Town grew up around sugar mill
The history of Sugar Land is bound up with the history of the Imperial Sugar Company. What had once been a plantation and mill that relied on forced labor became a model company town. Imperial Sugar was the leading employer in Sugar Land for nearly a century, and the vision of its founders—Isaac Kempner and W.T. Eldridge—would shape the community's growth for years.
"Kempner and Eldridge were visionary in creating an education system, good paved roads, good housing and access to clean water," said Dennis Parmer, executive director of the Sugar Land Heritage Foundation. "They saw the need for infrastructure, and they created a town where people would want to live."
The earliest settlers of Stephen F. Austin's colony found that sugar cane flourished in the area of the Brazos and Colorado rivers and local creeks. Austin granted land along Oyster Creek to an assistant, Samuel M. Williams, that would later become the site of the distinctive Imperial refinery. Williams and his brothers established the Oakland plantation in 1828 and began producing brown sugar.
By 1855 there were 40 raw sugar mills in the area of Fort Bend, Matagorda, Brazoria and Wharton counties and exports of sugar were sent to the eastern and southern U.S. through Galveston. In 1853, the Williams brothers sold their plantation to W.J. Kyle and B.F. Terry, who renamed it "Sugar Land."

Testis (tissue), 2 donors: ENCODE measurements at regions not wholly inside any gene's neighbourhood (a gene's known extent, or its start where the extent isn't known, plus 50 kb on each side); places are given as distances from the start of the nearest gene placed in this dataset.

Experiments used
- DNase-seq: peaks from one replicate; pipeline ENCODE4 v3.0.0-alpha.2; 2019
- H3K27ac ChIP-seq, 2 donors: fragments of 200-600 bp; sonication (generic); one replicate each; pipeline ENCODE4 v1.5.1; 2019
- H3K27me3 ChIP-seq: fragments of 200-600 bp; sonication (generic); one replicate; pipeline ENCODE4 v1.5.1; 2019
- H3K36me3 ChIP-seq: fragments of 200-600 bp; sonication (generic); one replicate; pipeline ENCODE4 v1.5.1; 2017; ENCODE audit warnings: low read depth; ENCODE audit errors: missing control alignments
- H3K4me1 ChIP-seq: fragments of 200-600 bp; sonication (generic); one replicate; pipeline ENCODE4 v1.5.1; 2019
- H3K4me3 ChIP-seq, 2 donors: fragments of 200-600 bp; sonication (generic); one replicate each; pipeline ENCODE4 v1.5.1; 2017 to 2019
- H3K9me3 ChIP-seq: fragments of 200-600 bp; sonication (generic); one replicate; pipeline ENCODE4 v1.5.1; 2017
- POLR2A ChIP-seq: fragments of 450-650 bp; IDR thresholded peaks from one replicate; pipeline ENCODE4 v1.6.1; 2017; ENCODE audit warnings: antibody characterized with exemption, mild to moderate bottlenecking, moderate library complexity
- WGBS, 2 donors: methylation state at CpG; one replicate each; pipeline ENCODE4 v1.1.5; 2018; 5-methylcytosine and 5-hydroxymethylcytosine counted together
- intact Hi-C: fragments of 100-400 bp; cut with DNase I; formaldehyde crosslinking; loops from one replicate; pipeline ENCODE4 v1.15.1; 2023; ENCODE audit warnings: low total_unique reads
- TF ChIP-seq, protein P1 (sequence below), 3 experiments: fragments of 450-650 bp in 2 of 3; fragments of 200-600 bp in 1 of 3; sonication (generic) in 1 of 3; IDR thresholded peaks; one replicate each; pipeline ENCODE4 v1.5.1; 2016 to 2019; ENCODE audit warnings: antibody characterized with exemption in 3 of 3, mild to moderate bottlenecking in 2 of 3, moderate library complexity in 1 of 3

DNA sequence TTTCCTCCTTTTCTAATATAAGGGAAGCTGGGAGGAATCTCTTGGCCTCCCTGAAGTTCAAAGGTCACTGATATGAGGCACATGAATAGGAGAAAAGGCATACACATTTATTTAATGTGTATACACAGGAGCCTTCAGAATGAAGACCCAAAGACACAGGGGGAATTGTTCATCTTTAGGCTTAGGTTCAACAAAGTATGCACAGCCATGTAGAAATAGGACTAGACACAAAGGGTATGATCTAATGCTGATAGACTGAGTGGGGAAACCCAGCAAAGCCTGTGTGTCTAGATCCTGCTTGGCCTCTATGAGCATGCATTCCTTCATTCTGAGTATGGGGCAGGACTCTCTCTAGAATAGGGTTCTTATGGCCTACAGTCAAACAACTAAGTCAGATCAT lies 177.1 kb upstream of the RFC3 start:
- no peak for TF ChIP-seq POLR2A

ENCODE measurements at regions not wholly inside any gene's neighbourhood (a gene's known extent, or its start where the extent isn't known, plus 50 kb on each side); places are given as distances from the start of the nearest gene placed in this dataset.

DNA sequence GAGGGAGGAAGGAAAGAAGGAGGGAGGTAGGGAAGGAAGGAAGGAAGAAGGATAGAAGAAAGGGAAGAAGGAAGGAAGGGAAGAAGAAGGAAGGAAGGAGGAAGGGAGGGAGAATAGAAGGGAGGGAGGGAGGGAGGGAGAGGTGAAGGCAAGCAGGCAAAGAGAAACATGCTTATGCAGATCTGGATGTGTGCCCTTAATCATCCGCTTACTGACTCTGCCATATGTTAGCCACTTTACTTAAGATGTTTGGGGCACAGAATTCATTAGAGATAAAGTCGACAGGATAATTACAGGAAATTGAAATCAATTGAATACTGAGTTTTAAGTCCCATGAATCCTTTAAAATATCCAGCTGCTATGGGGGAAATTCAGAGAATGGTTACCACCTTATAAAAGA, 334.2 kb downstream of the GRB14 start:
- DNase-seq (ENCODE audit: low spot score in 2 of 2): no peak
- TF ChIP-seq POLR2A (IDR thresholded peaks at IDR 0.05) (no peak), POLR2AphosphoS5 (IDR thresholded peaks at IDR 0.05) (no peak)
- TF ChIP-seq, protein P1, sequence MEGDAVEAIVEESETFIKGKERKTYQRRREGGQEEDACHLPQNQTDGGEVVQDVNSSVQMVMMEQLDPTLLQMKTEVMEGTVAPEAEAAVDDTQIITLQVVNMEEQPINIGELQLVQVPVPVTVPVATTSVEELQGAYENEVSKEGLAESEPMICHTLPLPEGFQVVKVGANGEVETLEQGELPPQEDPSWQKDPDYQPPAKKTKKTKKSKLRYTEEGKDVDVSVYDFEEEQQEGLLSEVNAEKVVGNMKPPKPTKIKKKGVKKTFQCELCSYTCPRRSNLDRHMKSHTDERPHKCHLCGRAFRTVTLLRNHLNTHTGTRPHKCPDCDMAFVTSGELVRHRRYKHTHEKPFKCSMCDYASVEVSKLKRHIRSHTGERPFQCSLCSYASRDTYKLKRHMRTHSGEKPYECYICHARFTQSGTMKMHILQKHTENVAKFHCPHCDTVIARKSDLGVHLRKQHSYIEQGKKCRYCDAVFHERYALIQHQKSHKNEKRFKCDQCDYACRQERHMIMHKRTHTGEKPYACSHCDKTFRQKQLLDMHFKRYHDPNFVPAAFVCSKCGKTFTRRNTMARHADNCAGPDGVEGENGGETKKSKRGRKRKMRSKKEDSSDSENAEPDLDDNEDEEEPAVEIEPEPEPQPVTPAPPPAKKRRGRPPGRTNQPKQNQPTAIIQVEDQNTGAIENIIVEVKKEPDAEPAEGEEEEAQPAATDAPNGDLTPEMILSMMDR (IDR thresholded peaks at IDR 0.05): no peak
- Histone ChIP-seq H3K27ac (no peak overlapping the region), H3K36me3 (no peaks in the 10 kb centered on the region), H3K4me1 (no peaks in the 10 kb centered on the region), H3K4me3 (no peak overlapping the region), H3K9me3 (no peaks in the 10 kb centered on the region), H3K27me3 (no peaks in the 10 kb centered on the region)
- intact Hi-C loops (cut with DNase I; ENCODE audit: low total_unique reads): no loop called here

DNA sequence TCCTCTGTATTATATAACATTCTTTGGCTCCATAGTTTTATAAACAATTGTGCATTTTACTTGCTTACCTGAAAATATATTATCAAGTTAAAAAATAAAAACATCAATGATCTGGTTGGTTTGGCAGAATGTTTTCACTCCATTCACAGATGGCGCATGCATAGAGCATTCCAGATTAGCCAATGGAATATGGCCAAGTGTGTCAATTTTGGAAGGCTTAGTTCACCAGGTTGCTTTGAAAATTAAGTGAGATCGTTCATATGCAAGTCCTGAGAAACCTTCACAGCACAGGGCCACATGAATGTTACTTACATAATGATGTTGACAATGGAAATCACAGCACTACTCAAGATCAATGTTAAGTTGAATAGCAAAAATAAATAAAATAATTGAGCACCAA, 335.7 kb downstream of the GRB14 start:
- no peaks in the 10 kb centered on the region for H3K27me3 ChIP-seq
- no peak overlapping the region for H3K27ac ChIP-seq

Sugar cane was labor-intensive and early plantations relied heavily on slave labor. With the end of the Civil War and the abolition of slavery, many plantations lay dormant. Kyle and Terry's plantation survived in part by providing better living conditions for former slaves and by taking advantage of convict labor—a practice which thrived for about 40 years before its abolition in 1914.
In 1882 E.H. Cunningham began acquiring Sugar Land from Kyle and Terry's heirs and increased the use of convict labor. According to R.M. Armstrong, the area was described at the time as "the hell-hole of the Brazos," in which "convicts labored barelegged in wet sugar cane fields, dying like flies in the periodic epidemics of fevers."
Cunningham began refining sugar cane into the familiar free-flowing white sugar at what would become the Imperial Sugar Company mill. However, financial trouble would lead to the sale of the company to Kempner and Eldridge in 1905.
The two men radically transformed the enterprise from a system that exploited forced labor to one that provided quality working and living conditions to stable families. They renovated the factory so that it would function year-round, using locally-grown sugar when it was harvested and foreign-grown sugar during the remainder of the year. They helped develop and diversify the local economy and built levees to protect the land from the flooding of the Brazos River.
The company town of Sugar Land soon became a model enterprise. By the mid-1920s, 1,500 residents lived in comfortable company homes. Imperial prospered in the post-World War II era, becoming the dominant sugar producer in the south central U.S. for decades. The refinery closed in 2003, and the company was sold to foreign ownership in 2012.
Source: "Sugar Land, Texas and The Imperial Sugar Company" by R. M. Armstrong